Despite yesterday's rain and mist the roads were not glare ice this morning so I headed out for my Saturday morning run. I meet a group of folks in Proctor and hit the roads for 5 miles, followed by breakfast. With all the snow we have had, the roads have been pretty mushy. Not much helps when running in that stuff. Screw shoes aren't very effective, but they were great on the sections of plowed road that had a bit of ice on them.
Have started using the heart rate monitor again. Interesting observations on todays run:
5 miles - 45:53
Average HR: 165
Peak HR: 215
Minimum HR: 92
Was chatting with another runner the whole time, though not always easily ;-> Now, according to previous calculations my max HR should be around 200 bpm. After all I am 43. So, what does this mean???? Either my max HR calculation is way off or.... I have an innate ability to run at higher heart rates and this bodes well for longer distance races. Like the positive spin on that ;->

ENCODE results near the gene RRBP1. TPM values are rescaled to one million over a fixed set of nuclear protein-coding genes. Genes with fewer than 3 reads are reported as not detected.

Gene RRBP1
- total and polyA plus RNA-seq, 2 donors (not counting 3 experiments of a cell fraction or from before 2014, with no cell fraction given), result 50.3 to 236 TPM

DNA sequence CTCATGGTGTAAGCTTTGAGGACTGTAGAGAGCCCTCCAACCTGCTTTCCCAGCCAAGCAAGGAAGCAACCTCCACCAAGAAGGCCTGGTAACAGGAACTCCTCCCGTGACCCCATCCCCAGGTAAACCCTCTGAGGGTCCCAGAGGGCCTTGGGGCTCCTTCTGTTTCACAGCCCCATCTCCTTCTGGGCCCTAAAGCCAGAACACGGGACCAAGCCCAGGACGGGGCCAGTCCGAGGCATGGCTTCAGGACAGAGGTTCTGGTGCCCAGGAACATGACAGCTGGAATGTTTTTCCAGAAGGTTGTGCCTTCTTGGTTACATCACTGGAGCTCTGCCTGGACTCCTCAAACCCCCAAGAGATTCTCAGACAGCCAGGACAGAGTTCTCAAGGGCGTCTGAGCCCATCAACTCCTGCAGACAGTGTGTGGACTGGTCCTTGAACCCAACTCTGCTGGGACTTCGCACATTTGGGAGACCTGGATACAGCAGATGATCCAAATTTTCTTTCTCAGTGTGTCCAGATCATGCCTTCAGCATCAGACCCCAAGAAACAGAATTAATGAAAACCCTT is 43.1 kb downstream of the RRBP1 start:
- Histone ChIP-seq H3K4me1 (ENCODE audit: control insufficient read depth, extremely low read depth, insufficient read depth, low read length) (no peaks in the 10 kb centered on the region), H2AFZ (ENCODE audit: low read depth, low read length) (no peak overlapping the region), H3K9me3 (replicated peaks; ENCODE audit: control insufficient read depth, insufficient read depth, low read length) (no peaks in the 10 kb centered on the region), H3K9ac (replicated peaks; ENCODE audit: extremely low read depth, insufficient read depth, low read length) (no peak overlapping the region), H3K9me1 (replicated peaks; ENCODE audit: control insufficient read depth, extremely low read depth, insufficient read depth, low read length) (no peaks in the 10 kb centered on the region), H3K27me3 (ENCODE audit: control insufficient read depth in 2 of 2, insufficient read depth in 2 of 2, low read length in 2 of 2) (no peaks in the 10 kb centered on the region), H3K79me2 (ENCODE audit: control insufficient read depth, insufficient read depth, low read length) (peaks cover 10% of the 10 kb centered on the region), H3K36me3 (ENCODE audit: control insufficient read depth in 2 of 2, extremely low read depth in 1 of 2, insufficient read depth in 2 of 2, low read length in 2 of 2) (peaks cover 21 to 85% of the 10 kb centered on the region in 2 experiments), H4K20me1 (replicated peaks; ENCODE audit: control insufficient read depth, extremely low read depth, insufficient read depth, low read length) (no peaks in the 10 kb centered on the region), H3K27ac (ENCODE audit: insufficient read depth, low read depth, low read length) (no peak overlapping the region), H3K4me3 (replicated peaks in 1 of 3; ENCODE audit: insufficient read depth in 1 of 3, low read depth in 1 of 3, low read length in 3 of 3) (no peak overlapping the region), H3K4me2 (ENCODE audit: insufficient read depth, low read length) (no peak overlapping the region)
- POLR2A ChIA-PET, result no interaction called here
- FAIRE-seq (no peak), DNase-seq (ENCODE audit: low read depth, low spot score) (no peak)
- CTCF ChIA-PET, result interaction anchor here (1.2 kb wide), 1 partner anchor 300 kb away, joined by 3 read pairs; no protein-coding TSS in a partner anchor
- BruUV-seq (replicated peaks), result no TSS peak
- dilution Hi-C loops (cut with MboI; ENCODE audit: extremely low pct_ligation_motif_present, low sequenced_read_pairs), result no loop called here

Would love some input on this. Don't think it is an issue with the monitor as these type of readings have been pretty consistent since I got the thing.
Took this past week off of running. Just couldn't get motivated to run in the dark and cold Wednesday - or any other day for that matter. Did get a couple days of skiing in (classic) on a local trail. First time out in almost a year (bad snow year for most of 2008, plus dislike using waxes/klister for over 30 degrees). Could feel it in all those little muscles that don't get much use otherwise.
So, hope to get in a ski at least twice per week and run 2-3 days a week while the snow lasts. Need to finalize my training plan soon, in only a few weeks I need to get consistent about running and start building mileage.
On the knitting front:
Finished! On Christmas Day even, so though the recipient will not receive them for a week or so at least I got them done for Christmas ;->
No pictures of the socks in progress.... that will happen when they are finished and gifted. They are very colorful though, more so than I expected by looking at the skein.
Selective Focus: Karen Owsley Nease
8 hours ago